charm   
bira
a charm; also provincial for [Richardson 1885]
famato
a charm used to prevent cattle from wandering or being stolen, also to preserve a town from being besieged. [Richardson 1885]
fametsivetsena
[Rel. s. from mametsivetsy (vetsivetsy).] A charm used to render a person a good speaker in public assemblies. [Richardson 1885]
famoizana
[Rel. s. from mamoy (foy).] Any medicine or charm used on recovering from illness to prevent a relapse [Richardson 1885]
a charm given to make one forget a past evil, a misfortune, a deceased parent, or to a child to make it forget its mother, etc. [Richardson 1885]
famonodindo
a charm worn by children to prevent ghosts from injuring them. [Richardson 1885]
famonody
[ody, a charm.] An herb which is sometimes burned in the house with the view of thwarting the influence of any evil charm that may have been placed there. It is also used in the form of vapour baths for pains in the head. Peucedanum sp. Same as tsileandroahovavy, and tsitongotramboabe. [Richardson 1885]
famono tandroka
[tandroka, a horn.] A charm placed on the neck of a fighting bull to break the horns of its antagonists. [Richardson 1885]
fanahonana
[Rel. s. from manahona (ahona).] A charm used in bull-fighting to discourage the antagonist. [Richardson 1885]
fanalalahy
a charm used to create dislike in a man for a woman. [Richardson 1885]
fanalavavy
a charm used to create dislike in a woman for a man. [Richardson 1885]
fanatsatsorano
A charm used to render the tangena ordeal ineffectual. [Richardson 1885]
fanavy
[Mod. s. from manavy (avy).] A charm against intermittent fever. [Richardson 1885]
fandafika
[Mod. s. from mandafika (lafika).] A charm used to render the tangena ordeal innocuous. [Richardson 1885]
fandavoana
[Rel. s. from mandavo (lavo).] A charm placed on a fighting bull that he may throw down his antagonist. [Richardson 1885]
fandevonana
A charm used to reduce the swelling of the bowels swollen from the drinking of the tangena ordeal, or to hasten the digestion of food taken in too great a quantity. [Richardson 1885]
fandika
a charm [Richardson 1885]
fandoaka
[Mod. s. from mandoaka (loaka).] A charm placed on the horns of a fighting bull that he may gore against his antagonist. Fandoahana [Rel. s.] also used. [Richardson 1885]
fandramanana
a charm, or philtre, or love charm. [Richardson 1885]
fandravalaka
[Mod. s. from mandrava (rava), and laka, lines in the fanorona.] A charm used to frustrate a design. [Richardson 1885]
fandresilahy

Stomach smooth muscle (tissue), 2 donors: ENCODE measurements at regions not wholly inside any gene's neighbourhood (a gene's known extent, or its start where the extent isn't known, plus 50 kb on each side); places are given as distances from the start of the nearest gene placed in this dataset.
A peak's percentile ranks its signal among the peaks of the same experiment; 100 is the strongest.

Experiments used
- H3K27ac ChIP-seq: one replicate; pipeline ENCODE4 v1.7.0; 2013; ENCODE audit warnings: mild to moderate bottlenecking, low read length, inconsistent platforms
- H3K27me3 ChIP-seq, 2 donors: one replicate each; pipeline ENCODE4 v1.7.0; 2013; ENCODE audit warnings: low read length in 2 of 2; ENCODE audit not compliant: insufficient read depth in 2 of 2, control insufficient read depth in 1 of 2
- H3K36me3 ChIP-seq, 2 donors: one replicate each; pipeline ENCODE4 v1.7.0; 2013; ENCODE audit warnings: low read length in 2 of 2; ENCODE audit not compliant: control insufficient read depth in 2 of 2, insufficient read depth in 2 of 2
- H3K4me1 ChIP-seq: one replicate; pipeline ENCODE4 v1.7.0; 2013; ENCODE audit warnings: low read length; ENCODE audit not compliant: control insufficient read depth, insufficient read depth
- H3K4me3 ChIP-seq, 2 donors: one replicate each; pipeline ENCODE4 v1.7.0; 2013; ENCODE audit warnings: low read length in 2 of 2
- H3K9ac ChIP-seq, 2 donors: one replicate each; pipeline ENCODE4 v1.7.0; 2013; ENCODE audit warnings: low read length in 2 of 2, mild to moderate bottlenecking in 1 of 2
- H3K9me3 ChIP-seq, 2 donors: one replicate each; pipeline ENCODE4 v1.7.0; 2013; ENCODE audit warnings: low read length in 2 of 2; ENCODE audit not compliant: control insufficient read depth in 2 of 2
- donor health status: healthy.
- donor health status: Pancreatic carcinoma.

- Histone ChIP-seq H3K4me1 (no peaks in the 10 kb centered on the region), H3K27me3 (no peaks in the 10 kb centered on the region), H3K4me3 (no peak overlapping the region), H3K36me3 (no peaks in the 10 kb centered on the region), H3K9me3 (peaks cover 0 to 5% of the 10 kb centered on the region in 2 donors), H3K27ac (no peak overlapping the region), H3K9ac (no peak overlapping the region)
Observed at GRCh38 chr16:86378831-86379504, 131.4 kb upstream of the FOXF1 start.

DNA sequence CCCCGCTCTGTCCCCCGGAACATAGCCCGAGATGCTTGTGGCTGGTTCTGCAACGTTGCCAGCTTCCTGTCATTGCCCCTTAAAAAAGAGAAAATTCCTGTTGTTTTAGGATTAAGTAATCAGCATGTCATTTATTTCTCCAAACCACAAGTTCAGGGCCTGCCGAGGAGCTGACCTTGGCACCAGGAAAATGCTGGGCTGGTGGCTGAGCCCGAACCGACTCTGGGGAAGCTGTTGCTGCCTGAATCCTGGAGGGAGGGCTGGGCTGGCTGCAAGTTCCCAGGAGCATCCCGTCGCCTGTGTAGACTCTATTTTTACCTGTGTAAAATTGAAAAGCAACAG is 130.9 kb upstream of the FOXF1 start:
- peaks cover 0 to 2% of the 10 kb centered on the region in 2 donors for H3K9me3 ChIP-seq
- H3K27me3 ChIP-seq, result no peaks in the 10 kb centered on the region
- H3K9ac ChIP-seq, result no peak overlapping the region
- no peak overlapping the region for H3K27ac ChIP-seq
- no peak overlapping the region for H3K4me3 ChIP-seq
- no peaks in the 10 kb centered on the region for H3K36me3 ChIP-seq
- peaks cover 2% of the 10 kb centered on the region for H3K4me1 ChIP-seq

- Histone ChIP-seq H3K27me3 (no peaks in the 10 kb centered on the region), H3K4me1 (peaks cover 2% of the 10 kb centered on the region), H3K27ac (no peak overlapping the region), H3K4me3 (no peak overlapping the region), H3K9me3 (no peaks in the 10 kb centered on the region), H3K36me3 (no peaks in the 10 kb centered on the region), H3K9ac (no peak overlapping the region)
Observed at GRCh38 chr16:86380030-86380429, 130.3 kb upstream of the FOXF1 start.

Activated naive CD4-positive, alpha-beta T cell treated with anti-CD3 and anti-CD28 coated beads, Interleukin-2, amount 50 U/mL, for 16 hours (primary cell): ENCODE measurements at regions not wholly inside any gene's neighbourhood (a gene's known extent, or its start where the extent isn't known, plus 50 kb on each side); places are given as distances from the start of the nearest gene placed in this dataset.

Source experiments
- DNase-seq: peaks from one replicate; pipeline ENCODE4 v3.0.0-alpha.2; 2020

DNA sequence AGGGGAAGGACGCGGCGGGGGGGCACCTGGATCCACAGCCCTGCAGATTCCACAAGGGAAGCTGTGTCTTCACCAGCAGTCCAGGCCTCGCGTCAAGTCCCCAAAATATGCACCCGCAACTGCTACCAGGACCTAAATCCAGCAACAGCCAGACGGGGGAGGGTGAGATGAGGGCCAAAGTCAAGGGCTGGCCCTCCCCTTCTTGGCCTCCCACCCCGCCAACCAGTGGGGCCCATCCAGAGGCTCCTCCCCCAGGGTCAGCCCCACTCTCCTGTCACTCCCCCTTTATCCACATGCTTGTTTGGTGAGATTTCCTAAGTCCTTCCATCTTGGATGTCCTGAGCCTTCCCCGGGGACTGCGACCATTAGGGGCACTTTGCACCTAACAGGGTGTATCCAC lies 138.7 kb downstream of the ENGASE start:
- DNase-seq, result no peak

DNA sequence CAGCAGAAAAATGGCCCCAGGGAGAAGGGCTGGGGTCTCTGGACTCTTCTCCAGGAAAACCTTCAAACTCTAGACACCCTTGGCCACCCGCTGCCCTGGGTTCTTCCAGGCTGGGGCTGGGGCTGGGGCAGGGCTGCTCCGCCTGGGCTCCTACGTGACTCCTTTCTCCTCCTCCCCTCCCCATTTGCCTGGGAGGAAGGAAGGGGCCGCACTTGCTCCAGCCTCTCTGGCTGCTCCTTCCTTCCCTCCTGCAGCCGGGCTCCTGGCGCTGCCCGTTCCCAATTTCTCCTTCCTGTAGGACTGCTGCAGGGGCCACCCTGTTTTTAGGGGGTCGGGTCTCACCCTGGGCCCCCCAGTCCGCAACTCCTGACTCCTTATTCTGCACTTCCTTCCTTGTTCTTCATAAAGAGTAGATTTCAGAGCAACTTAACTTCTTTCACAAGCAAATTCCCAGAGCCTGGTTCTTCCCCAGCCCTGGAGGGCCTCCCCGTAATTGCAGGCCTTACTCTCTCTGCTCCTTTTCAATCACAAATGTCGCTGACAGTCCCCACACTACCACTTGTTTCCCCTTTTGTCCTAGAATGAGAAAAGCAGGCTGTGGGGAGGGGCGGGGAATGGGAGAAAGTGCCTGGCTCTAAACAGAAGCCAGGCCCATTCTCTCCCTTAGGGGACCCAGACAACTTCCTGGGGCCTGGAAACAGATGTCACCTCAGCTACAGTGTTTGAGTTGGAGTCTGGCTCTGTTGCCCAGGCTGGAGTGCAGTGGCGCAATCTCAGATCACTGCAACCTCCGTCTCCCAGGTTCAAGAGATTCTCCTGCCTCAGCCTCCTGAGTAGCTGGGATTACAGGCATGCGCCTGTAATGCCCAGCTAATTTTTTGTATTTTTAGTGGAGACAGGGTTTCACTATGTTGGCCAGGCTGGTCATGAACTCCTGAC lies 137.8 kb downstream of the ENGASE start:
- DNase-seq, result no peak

a charm used to ensure success against an enemy [Richardson 1885]
charme, philtre [Abinal 1888]
fandrionana
[Rel. s. from mandriona (riona).] A charm used as a preservative against an injury. [Richardson 1885]
fanetralahy
[Mod. s. from manetra (setra), and lahy, masculine.] A charm. [Richardson 1885]
fanevotana
A charm. [Richardson 1885]
fanidy
a shrub used by the Betsileo as a charm against crocodiles; the skin of the person who is about to start on a journey being cut a little, and the scrapings from the root of this plant put on the wound. They also lick the root of the shrub for the same purpose. (Bets.) Toddalia aculeate, Pers. Same as roy (Betsim.). [Richardson 1885]
fanifikifihana
[Rel. s. from manifikifika (hifikifika).] A charm for making another man's wife disliked by her husband, or the husband by the wife. (Prov.) [Richardson 1885]
fanjambana
[Rel. s. from manjamba (jamba).] A charm to blind the eyes [Richardson 1885]
fanjava
a charm or medicine for colic [Richardson 1885]
fanjoanana
[Rel. s. from manjonjona (jonjona).] A charm to assist one to strike the mark in shooting or in throwing a stone, etc. [Richardson 1885]
fanjonjonana
[Rel. s. from manjonjona (jonjona).] A charm to assist one to strike the mark in shooting or in throwing a stone, etc. [Richardson 1885]
fankatovana
[Rel. s. from mankato (to).] A charm, enchantment, incantation, sorcery, conjuration, sleight of hand. [Richardson 1885]
fitavoka
a charm given to a dog to quicken his scent in the chase. [Richardson 1885]
fitsinjo
A charm given to a fighting bull to discourage its antagonist. [Richardson 1885]
fonoka
a charm used chiefly by thieves to induce sleep whether of people or dogs. [Richardson 1885]
fotsimavo
A plant used by the Tanala as a charm to ensure success in any undertaking. (Tan.) [Richardson 1885]
hazary
a charm, an enchantment. See mosavy, ody, vorika. [Richardson 1885]
ody
a charm [Richardson 1885, Hallanger 1973]
charme [Abinal 1888, Rajaonarimanana 1995]
sampy
a charm or fetish, an idol [Hallanger 1973]